Sunday, March 27, 2011

On Finding Our Identity in Christ

My favorite Disney Movie is The Lion King. My favorite Bible verse is Romans 8:14, “For all who are led by the Spirit of God are sons of God.” One of my favorite books is The Road, a story about a Father’s love for his son. I almost wrote my Theology Senior Thesis on divine sonship.

A reporter once asked Nicholas Ray, director of the 1955 movie, Rebel Without a Cause, “What is the goal of the main Character played by James Dean?” Ray answered, “To look for the father.”  I guess you can say that has been my goal, too.

My father working on his sailboat

The reason why I have always been obsessed with the father/son relationship is because I never knew this relationship for myself. My father passed away when I was 9 months old; before I had a chance to know him and be fathered by him.  I have an insatiable desire to know him. I am excited every time one of my relatives tells me stories of my dad or we find some item of his that I can have. As a kid, the first thing of his that I had was his dog tag from being in the Navy. I wore it every day until I lost it while camping one summer. Thanks to God through the intercession of St. Anthony my brother found it the next year when he went back to the same cabin. That summer, I was also away from home. I didn’t find out about my brother finding my dad's dog tag until I returned home. When my mom told me in the airport I was overwhelmed by emotion. I cannot remember a time previous to that when I was more joyful. I wore it on and off for a few years until some time in high school when I started wearing it every day and I haven’t taken it off since.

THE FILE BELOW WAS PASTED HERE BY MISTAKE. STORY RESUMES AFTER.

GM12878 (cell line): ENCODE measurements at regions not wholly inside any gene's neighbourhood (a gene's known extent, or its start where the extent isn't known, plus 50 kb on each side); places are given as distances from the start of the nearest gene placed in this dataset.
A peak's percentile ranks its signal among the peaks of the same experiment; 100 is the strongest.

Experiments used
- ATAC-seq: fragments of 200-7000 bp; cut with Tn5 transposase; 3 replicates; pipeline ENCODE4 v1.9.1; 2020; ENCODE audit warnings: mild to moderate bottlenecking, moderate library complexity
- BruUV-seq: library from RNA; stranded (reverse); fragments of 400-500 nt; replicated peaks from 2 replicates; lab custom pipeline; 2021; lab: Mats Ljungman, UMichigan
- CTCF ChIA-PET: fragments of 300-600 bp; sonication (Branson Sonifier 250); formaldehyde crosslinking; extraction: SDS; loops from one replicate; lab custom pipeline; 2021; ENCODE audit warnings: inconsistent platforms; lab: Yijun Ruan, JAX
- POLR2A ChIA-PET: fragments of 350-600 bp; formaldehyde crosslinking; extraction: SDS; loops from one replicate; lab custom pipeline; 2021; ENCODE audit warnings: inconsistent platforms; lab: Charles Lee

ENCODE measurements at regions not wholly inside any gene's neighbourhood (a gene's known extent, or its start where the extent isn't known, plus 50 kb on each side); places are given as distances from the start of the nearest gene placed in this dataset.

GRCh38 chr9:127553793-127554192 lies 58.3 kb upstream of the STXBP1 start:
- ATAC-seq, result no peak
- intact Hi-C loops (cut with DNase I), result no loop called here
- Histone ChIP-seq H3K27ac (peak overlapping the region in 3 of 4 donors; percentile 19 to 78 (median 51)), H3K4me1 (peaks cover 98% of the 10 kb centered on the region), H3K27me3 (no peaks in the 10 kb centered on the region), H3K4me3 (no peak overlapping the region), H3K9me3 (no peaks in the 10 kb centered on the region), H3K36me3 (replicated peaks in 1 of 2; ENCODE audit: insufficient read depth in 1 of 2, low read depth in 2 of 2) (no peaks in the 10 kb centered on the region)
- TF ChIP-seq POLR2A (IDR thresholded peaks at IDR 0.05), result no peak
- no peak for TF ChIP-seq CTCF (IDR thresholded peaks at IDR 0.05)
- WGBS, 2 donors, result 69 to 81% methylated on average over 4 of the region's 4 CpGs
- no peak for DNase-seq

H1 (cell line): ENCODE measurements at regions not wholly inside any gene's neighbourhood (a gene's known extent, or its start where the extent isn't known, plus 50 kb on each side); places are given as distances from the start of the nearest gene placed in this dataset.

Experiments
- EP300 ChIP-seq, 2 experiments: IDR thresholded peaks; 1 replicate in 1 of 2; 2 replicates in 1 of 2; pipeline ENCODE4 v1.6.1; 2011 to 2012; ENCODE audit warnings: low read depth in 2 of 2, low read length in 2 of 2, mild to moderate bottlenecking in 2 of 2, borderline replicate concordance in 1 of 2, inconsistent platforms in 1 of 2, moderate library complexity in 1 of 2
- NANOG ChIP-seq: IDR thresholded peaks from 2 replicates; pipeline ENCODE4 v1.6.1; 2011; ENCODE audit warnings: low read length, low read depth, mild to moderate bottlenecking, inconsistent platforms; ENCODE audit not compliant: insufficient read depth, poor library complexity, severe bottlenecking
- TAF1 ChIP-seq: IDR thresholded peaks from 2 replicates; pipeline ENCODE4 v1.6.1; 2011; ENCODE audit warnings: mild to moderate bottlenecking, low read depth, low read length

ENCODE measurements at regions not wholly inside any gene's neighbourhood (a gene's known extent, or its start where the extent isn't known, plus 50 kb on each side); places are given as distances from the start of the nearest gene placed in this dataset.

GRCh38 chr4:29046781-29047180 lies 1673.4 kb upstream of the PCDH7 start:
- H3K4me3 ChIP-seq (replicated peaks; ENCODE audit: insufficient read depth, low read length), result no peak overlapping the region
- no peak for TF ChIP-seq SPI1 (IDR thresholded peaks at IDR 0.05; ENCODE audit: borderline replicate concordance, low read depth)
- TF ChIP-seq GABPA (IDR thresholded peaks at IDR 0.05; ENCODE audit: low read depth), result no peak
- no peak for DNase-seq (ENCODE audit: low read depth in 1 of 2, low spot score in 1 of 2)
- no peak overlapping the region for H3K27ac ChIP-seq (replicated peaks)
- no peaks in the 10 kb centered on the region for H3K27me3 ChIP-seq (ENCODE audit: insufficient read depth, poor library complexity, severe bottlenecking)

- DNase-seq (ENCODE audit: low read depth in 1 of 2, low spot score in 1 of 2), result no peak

In high school, my mom found his high school ring. I started wearing it as my own. Unfortunately it was slightly to big so I stopped wearing it for fear it would fall off. The stone in the ring was also very scratched and faded from my dad working on his sailboat. We asked some jewelers if they could polish it but they said they could not and recommended replacing the stone. I refused because if we replace the stone it is no longer my dad’s ring. Recently my mom found a jeweler who would be willing to try to polish it. They were able to polish it so the stone once again shone. She sent it to me in the mail and I tore open the package like an 8 year old boy on Christmas morning. (I have yet to clean the remnants of the packaging that were tossed everywhere in my car.)
My father's High School Ring
That night I went to an Adoration and Praise and Worship service. My gaze and attention kept going back to the ring. Throughout my childhood and high school years, every story and every item of my father’s had meaning and allowed me to know more and more about who my father was. It was almost as if my dad was reaching back through time to reveal himself to me piece by piece. This time is different though. I feel like wearing his ring now for some reason has more significance than when I wore it in high school. I prayed about it and came across numerous references to the authority and meaning of one being given a ring.

In the parable of the Prodigal Son: when the son returns to his father he tells him that he has sinned and no longer deserves to be called his son. “But the father said to his servants, ‘Bring quickly the best robe, and put it on him; and put a ring on his hand, and shoes on his feet.” (Luke 15:22)

In Genesis, after Joseph had found favor with the Pharaoh he said, “’Behold, I have set you over all the land of Egypt.’ Then Pharaoh took his signet ring from his hand and put it on Joseph’s hand...” (Genesis 41:41-42)